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Particle and UI Kit

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Particle is the UI/UX design system used for the entire product suite at AppDynamics. I founded the Design Technology team at AppD, led the design, partnered across the company, and rolled it out to Product teams. After Particle's launch, I transitioned into the role of Product Manager for its implementation.


Interaction Design, Prototyping, Documentation, Team Leadership, Vision, Product Management


AppDynamics (Cisco)

Particle and UI Kit


Early in my career at AppDynamics, I worked with Linda Tong, the VP of Experience, to create AppDynamics' first design system. I named it Particle. The design organization was small but growing, with an expanding product that had been built in a very piecemeal fashion. A design system felt like the most powerful way of standardizing user patterns, improving the efficiency and consistency of our engineering efforts, and ultimately creating a better user experience. A new product was also on the horizon. And thus Particle was born.

Particle would include three major elements:

My first step was to build up a 7-person Design Technology team to serve as the stewards, prototypers, and decision makers of the system. I also partnered with Product Design, PM, Engineering, User Research, Information Development, and Marketing leaders to build and evangelize the system. During this time, my role was to manage the efforts of many people, but I also got down and dirty with identifying and documenting some of the most critical components. Finally, I worked hard to gain executive buy-in up to the CEO of the company through a series of roadshows and all hands presentations.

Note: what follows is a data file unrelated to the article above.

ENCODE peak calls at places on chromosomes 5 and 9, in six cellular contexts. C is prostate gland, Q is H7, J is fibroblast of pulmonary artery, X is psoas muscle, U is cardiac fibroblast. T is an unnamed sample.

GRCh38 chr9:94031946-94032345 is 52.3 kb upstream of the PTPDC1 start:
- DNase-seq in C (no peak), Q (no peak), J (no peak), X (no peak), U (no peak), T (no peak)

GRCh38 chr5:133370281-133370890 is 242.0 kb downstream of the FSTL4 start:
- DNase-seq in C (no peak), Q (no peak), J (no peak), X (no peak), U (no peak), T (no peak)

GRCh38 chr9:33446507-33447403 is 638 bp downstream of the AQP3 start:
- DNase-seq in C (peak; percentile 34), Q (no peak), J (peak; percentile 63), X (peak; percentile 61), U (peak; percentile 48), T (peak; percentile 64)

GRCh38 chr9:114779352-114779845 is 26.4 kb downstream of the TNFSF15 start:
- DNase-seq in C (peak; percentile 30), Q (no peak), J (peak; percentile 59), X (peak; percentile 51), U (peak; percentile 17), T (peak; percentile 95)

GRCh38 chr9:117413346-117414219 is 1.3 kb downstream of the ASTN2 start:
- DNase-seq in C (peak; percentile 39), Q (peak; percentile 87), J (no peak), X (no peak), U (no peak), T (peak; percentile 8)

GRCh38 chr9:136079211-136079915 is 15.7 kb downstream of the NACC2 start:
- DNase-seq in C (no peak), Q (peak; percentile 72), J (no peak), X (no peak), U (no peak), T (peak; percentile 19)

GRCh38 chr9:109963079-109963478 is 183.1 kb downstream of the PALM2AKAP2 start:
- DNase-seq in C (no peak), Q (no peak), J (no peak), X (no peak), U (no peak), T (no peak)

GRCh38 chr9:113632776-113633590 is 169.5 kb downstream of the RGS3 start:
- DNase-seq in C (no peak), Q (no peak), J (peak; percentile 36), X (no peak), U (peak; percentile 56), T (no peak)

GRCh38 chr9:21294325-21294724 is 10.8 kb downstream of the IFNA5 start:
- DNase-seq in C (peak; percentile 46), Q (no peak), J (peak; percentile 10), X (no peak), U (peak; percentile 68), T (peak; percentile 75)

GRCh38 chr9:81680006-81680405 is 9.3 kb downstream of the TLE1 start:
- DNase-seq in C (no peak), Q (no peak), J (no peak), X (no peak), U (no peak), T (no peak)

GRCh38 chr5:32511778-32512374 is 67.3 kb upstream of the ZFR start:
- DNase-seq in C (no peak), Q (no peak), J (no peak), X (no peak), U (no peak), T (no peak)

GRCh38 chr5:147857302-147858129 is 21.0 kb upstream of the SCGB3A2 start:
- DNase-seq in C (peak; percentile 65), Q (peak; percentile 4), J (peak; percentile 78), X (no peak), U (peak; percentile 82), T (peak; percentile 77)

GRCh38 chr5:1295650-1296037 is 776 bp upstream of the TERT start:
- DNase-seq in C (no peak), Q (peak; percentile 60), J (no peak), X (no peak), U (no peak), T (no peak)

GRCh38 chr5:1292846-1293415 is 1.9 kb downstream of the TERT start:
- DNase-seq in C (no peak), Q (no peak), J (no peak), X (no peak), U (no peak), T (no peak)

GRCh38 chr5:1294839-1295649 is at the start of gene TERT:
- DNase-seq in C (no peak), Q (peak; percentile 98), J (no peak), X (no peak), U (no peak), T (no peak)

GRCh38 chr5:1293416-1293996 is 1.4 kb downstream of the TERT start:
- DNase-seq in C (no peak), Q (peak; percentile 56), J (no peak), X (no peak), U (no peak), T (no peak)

This was a roadshow presentation I gave to the AppDynamics Engineering organization in 2018 to garner support for our efforts.

Atomic Principles

I introduced the team to Brad Frost's Atomic design principles for the organization of the design system. We created components for basic buttons, form controls, content containers, then progressively moved up to form layouts, modals with embedded layouts, and eventually entire page layouts. Every component was backed by documentation, examples, and supporting design files for Sketch and in time, Figma.

Launching the System

I was fortunate to be supported by a great team of people, and we all pitched in to catalog the components and prioritize them based on the needs of our internal customers, chiefly the designers and front end engineers creating the product. The design and definition of the system and its 33 components took about 8 months. Our partnership with the UI engineering organization allowed us to embed Storybook interactive artifacts into the design system website, which provided a demonstration of the component and the many properties that could be changed. Within a year, we had established an open contribution model in which teams could contribute their components back to the larger system. Even though some teams had to spend some months refactoring their codebases to convert to the design system components, my initial sales pitches of the efficiency gains and user benefits helped teams achieve buy-in with all their stakeholders. I feel very proud of the multidisciplinary approach I instilled in the project from its inception.

The Product area of the Particle site at launch included typography, icons, and colors used across the product.